Trammell's 1st SEA act? Practical joke on GM

September 3rd, 2020

SEATTLE -- When Jerry Dipoto called , his newest elite prospect acquisition, to welcome him to the Mariners after pulling off his seven-player trade with the Padres on Sunday night, he was shocked to be greeted by silence at the other end of the line.

Trammell, a 22-year-old with an outgoing personality and a sense of humor to match, initially pretended not to know who Dipoto was or why he was calling before finally breaking the ice with a laugh. It was a move that left Dipoto impressed by the youngster’s moxie, as well as a much better understanding of the interesting character the Mariners are adding to their strong core of outfield prospects.

The confidence to joke with a general manager who just acquired you in a major trade before you’ve even reached the big leagues isn’t something you’ll find in a lot of players.

“I was just being myself,” Trammell said after arriving in Tacoma, Wash., on Wednesday and taking part in his first intrasquad scrimmage at the Mariners’ alternate training site. “I just wanted to show him that, for me, a lot of times people take things too seriously. Life is too short. I’ve lost loved ones that are the same age as me.

“So that was just a good way for me to show him, ‘Hey, this is what you’re getting.’”

What the Mariners are getting is another outstanding prospect with an intriguing combination of speed and power who joins Seattle’s very interesting group of up-and-coming outfielders. With Kyle Lewis already putting together a breakout rookie campaign in center field, Seattle now has three additional outfielders all ranked among the Top 60 prospects in baseball, per MLB Pipeline, with Jarred Kelenic at No. 12, Julio Rodriguez at No. 19 and Trammell at No. 59.

Some youngsters might wonder where they fit in to such a situation, but Trammell sees nothing but upside.

“I look at it like this,” he said. “Those guys are going to make me better and in return, I think I’m going to make those guys better. My main objective is to win. Everybody has seen what K-Lew and Jarred and Julio Rodriguez and these guys can do. I’m going to do something to get myself better because they’re getting better.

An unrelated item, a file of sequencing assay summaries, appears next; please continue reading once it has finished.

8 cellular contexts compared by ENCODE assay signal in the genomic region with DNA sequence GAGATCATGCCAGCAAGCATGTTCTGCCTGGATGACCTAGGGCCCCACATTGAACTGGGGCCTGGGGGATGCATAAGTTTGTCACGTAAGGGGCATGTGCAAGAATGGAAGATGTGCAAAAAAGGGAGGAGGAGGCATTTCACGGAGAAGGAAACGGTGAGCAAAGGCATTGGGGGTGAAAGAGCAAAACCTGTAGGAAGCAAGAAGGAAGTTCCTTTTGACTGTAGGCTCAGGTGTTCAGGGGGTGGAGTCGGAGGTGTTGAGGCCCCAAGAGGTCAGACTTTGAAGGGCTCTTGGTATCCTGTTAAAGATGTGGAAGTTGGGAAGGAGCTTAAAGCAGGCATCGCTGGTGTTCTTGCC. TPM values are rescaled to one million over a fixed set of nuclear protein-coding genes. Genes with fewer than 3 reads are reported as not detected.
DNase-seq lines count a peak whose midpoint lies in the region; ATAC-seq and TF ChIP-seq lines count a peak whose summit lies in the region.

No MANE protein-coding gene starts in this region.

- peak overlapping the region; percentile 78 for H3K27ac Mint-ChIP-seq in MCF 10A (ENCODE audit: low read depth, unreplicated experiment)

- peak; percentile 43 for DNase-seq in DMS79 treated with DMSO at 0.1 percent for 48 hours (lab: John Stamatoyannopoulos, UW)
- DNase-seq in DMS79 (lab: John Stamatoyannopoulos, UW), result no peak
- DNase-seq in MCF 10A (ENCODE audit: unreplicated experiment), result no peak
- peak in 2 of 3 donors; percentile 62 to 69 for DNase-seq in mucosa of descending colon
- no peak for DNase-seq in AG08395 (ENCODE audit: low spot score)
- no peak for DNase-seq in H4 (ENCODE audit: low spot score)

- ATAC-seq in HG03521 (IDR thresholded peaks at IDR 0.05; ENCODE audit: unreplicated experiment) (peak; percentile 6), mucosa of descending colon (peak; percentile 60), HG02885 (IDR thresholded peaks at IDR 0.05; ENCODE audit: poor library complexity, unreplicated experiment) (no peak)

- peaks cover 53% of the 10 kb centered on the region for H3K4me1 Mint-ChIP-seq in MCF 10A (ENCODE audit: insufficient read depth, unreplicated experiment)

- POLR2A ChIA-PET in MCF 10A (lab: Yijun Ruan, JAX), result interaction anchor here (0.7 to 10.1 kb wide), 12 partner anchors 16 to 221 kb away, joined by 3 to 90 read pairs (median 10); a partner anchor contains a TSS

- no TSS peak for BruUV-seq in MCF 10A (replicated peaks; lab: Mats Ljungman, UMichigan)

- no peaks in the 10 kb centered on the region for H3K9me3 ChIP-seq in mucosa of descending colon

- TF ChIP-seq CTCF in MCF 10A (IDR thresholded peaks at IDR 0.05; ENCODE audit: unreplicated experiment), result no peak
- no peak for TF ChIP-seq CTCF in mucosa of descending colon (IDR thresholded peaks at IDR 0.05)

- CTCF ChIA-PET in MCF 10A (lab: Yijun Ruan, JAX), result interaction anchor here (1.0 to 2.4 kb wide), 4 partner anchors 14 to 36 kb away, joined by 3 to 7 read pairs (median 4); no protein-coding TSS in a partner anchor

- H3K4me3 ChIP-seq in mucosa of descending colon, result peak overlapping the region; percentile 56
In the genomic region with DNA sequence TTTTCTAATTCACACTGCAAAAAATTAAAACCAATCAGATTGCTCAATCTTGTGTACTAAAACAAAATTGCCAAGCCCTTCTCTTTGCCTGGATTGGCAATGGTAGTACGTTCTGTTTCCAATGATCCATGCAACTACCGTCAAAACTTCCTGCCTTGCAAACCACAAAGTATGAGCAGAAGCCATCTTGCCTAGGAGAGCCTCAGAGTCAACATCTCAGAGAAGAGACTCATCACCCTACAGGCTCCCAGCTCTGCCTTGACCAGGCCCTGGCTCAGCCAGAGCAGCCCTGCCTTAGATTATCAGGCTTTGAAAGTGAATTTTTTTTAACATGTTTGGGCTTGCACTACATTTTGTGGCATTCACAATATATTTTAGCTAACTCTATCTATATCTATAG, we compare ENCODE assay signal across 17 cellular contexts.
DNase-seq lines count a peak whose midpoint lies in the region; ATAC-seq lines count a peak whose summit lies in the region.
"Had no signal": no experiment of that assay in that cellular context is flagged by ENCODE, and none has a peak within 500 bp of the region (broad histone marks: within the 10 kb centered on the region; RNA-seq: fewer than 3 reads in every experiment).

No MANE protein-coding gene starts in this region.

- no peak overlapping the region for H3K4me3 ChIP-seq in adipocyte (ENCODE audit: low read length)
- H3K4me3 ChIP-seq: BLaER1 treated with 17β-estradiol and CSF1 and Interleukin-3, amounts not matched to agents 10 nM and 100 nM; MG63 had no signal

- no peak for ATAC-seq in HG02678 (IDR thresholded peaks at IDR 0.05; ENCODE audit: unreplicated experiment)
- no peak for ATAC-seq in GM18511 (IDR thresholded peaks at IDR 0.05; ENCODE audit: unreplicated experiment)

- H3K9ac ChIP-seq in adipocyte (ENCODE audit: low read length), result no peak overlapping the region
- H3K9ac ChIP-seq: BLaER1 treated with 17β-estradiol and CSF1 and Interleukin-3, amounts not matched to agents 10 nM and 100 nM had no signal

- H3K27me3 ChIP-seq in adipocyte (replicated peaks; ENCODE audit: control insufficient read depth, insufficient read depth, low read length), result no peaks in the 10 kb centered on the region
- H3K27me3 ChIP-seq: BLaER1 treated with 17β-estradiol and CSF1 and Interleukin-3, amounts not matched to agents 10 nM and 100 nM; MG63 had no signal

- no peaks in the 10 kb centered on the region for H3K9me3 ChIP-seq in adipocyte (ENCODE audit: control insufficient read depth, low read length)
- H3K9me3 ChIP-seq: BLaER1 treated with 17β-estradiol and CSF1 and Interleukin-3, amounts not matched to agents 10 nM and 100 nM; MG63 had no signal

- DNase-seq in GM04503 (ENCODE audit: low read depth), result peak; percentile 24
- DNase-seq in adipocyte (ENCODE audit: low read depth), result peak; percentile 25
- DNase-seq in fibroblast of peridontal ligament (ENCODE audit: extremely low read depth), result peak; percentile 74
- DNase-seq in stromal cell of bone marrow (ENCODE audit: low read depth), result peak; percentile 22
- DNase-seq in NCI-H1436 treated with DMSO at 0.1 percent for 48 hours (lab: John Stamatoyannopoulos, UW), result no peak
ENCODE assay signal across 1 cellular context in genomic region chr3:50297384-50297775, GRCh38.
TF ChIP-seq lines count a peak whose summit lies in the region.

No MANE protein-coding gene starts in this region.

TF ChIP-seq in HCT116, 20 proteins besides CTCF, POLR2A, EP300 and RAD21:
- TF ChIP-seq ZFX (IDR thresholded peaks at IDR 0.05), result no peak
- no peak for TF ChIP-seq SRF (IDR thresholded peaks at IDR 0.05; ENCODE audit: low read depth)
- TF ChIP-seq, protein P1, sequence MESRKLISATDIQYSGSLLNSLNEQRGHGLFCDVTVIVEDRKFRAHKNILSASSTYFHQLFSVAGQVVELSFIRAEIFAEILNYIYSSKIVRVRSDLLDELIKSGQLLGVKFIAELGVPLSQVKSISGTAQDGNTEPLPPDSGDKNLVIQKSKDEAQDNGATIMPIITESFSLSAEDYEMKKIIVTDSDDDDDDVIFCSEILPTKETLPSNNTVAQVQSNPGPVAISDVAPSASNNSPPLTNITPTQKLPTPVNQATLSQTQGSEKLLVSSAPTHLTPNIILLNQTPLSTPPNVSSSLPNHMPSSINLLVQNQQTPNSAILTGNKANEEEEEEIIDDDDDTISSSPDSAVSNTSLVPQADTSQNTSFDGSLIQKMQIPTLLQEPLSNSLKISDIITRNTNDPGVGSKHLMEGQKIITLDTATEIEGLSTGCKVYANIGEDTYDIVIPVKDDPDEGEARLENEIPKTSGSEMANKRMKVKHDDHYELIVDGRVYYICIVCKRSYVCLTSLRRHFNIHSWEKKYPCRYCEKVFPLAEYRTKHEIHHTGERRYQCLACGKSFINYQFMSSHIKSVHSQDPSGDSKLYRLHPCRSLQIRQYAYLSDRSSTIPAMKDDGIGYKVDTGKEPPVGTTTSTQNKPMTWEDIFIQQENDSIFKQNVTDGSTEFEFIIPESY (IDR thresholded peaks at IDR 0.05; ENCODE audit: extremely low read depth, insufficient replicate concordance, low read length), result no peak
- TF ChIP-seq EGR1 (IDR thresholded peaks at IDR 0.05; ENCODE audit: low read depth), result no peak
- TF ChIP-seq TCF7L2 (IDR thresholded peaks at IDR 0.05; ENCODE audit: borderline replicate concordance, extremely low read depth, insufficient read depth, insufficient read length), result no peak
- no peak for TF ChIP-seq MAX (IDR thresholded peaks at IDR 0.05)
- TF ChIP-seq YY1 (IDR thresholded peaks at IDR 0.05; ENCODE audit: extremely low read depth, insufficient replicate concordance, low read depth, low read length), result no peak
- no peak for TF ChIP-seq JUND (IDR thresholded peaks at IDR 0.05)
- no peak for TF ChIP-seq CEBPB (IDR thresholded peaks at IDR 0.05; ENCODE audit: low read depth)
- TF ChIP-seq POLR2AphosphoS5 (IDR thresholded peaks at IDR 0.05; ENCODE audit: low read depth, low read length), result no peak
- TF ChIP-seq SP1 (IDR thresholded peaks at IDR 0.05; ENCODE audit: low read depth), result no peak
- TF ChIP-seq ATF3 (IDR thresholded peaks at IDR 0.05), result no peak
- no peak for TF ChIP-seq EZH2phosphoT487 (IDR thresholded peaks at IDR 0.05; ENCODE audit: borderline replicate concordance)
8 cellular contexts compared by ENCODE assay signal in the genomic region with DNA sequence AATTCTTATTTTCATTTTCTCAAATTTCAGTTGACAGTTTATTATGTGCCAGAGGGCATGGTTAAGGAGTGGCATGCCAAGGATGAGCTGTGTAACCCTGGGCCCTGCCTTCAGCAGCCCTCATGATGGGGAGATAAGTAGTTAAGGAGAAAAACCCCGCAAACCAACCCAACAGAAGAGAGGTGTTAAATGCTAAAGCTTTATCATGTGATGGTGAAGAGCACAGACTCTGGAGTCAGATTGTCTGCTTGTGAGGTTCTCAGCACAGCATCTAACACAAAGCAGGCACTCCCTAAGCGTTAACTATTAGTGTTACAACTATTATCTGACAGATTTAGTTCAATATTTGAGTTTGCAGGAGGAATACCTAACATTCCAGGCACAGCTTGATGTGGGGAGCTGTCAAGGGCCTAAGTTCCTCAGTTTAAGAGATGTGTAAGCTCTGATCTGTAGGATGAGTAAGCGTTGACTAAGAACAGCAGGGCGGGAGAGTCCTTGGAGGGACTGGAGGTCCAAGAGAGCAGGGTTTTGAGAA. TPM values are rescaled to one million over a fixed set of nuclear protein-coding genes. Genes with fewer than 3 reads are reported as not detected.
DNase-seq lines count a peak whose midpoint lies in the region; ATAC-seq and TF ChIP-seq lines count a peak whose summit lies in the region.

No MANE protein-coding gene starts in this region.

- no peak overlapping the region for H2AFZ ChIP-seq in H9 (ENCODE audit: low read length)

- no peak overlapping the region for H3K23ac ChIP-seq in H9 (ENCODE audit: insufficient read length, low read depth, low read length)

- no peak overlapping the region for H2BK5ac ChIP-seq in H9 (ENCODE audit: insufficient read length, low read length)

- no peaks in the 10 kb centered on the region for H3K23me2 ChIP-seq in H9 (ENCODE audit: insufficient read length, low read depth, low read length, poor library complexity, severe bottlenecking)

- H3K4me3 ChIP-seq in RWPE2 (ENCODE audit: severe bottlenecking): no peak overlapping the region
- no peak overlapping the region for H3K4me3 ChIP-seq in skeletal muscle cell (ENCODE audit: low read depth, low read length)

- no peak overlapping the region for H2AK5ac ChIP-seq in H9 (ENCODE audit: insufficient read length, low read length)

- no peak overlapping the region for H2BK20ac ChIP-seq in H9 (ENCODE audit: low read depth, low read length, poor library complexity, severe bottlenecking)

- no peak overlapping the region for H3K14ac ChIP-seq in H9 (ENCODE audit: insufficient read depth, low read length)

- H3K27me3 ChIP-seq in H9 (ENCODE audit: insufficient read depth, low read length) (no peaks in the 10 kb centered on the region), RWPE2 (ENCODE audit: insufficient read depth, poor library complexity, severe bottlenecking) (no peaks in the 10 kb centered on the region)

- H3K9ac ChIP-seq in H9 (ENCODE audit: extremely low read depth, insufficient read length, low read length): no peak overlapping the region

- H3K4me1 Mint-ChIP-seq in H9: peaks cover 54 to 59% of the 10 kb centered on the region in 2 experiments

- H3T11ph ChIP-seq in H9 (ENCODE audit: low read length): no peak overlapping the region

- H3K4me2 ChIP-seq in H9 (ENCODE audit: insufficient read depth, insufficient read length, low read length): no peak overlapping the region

“It cycles through and that’s how you start to win. Every year I’ve been in the Minor Leagues I’ve been in the playoffs, and it seems that was the constant with these winning teams. Guys want other guys to get better along with them. It’s not a selfish act.

“So that gives me extra motivation. I want to go out and have fun with those guys and look at my grandkids one day and say, ‘Hey, I got this championship ring like 50-something years ago.’ That’s what I want to do.”

Trammell will have the chance to work out with Kelenic and Rodriguez the rest of this month. He already is plenty familiar with Lewis, whom he knows from their days growing up in Georgia. Lewis is three years older, but he was drafted out of Mercer University in 2016 with the 11th pick by Seattle, while Trammell was selected by the Reds with the 35th pick as a high school senior the same year.

Trammell’s brother was playing football at Mercer while Lewis was there, and the two worked out together in Atlanta during the pandemic shutdown this spring.

“He’s one of the best human beings of all time,” Trammell said. “He’s unbelievable. During the quarantine we got together at one point and played intrasquad games at a high school field, just playing ball. [Justus] Sheffield and Shed [Long Jr.] were there, too. It was a good time. Little did I know they’d be future teammates.”

The 6-foot-2, 215-pounder spent the past month at San Diego’s alternate training site working on being more aggressive with his swing and using his physical strength to punish the ball after Padres assistant hitting coach Johnny Washington told him, “You’re a big dude who plays small.”

Trammell said Washington’s honesty was refreshing and sparked him to change his approach, which now could be to the Mariners’ benefit. Being traded for a second time already in his young career is another situation he’s embracing rather than questioning.

The youthful Mariners are a perfect fit, he figures.

“We’re a young team and I’ve played with and against some of the guys on this team,” he said. “The energy meshes well with me. This is a good opportunity for me to get out there and just play, just be myself and not worry about anything other than just playing my game and contributing as much as I possibly can.”